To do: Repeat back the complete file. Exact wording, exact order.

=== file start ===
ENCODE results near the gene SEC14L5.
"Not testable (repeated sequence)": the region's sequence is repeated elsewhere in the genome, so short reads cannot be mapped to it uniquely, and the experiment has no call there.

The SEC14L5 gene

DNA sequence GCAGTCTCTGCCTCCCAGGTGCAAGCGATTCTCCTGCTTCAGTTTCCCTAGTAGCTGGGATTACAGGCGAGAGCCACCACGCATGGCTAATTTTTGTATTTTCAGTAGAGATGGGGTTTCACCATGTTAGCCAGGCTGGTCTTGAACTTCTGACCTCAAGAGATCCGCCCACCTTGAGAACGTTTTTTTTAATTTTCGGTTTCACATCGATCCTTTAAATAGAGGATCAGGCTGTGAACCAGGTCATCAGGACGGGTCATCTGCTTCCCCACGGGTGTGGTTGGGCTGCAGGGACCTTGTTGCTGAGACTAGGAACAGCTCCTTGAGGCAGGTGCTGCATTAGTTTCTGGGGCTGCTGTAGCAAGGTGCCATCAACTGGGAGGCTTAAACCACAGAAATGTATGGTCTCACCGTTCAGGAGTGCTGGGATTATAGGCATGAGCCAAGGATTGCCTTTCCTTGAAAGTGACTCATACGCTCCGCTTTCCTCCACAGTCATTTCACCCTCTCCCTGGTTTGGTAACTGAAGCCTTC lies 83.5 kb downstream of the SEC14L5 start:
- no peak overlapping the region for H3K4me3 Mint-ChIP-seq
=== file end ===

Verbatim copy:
ENCODE results near the gene SEC14L5.
"Not testable (repeated sequence)": the region's sequence is repeated elsewhere in the genome, so short reads cannot be mapped to it uniquely, and the experiment has no call there.

The SEC14L5 gene

DNA sequence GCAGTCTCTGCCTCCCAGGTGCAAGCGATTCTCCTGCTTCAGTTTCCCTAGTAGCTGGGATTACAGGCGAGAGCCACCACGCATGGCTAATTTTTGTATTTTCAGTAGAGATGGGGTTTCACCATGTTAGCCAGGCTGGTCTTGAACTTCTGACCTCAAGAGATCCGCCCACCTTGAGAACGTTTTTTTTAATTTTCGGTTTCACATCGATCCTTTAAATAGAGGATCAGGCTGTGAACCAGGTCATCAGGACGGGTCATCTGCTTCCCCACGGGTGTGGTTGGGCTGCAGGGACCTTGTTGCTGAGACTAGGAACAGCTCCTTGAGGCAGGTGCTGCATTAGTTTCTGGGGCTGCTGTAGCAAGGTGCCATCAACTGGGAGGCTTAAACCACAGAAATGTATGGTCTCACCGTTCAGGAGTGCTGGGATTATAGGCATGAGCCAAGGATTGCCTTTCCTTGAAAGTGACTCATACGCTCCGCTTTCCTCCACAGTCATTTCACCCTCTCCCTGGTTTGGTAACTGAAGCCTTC lies 83.5 kb downstream of the SEC14L5 start:
- no peak overlapping the region for H3K4me3 Mint-ChIP-seq